Kirsty, 41, considers her family lucky. “I think we are stuck in the rent trap for now. Kids, uniforms, that sort of stuff, it chews up my income . . . it used to worry me, but we’ve got a roof over our heads. The kids don’t see what I see. I know there are a lot of people out there absolutely struggling to find something – and rents keep going up.”
She loathes the invasion of privacy from the constant house inspections (“What do they say? A messy house breeds creative kids?!”), but is also pleased she doesn’t have to pay for maintenance or repairs.
“We do all right. We manage all our expenses. But we couldn’t manage a holiday, or anything like that.”
According to the Stats NZ report Housing in Aotearoa: 2020, the 1.4 million people who live in houses they don’t own includes 120,000 children under the age of five. Life for those kids is, simply, harder. They are 49% more likely to have moved homes at least once before they were even nine months old; one in ten does not have access to a fridge. Meanwhile, last month, the Ministry of Social Development revealed 3888 children are now living in motels. One Barnados worker shared her concerns with RNZ: “They won’t actually have stability or know what it’s like to have a solid foundation – somewhere they can call home. Research has proven that when you have stability as a child, that helps you with what trials and tribulations you face as an adult.”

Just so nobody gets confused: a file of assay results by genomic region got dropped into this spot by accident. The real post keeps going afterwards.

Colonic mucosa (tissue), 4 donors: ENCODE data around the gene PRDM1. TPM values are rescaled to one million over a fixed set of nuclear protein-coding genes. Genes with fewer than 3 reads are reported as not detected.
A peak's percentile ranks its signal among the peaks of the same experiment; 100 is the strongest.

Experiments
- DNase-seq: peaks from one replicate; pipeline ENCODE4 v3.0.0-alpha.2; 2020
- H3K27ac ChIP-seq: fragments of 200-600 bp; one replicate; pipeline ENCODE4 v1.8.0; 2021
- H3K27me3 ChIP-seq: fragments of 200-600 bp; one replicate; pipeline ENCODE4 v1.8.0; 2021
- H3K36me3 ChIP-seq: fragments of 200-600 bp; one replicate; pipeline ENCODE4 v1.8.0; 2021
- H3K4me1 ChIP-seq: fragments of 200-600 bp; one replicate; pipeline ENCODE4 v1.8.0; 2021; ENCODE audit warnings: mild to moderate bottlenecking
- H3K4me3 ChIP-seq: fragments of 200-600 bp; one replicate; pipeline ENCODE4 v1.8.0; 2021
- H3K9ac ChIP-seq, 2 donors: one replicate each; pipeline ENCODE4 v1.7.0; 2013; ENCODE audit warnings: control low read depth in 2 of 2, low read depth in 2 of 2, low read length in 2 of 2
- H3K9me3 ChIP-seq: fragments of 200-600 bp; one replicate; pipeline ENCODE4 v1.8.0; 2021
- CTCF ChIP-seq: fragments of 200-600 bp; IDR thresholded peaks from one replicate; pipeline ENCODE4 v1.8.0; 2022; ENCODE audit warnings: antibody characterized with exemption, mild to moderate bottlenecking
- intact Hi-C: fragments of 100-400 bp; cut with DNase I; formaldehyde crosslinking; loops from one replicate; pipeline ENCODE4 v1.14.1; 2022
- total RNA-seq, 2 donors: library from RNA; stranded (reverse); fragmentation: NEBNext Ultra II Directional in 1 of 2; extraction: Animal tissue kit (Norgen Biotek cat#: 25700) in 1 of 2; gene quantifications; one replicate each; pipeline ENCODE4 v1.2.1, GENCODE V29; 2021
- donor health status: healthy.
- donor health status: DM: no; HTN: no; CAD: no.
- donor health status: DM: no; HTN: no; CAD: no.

Kate, 29, isn’t sure she would even if she could. Emma, 20, proclaims property is not the only path to financial security. Alex, 30, owns a house but lives in a rental better suited to life with a baby. For this demographic, the “my house, my castle” mantra no longer applies. Home ownership is nice, but not essential.
Statistically, these are the milestone decades. Careers, relationships, babies. For women, the median age for marriage or a civil union is 29.2 years, children follow at 30.8 years. The median age of all New Zealanders is 37.6 years. The average age of first home buyers? That’s a little trickier to pin down. ANZ pointed us to 2017 figures that showed it was 34 years, up from 25 years in 1970 and, last year, credit agency Centrix put it at 36 years – up from 31 years in 2012.
“I live in Herne Bay,” says Kate. “I’m not going to buy in Herne Bay, I’m not going to buy in Ponsonby, I’m not probably even going to buy in Papakura. I’m going to have to move out of Auckland if I’m going to buy a house now, and for the foreseeable future. It’s either live the life I want to live renting now, or move down south.”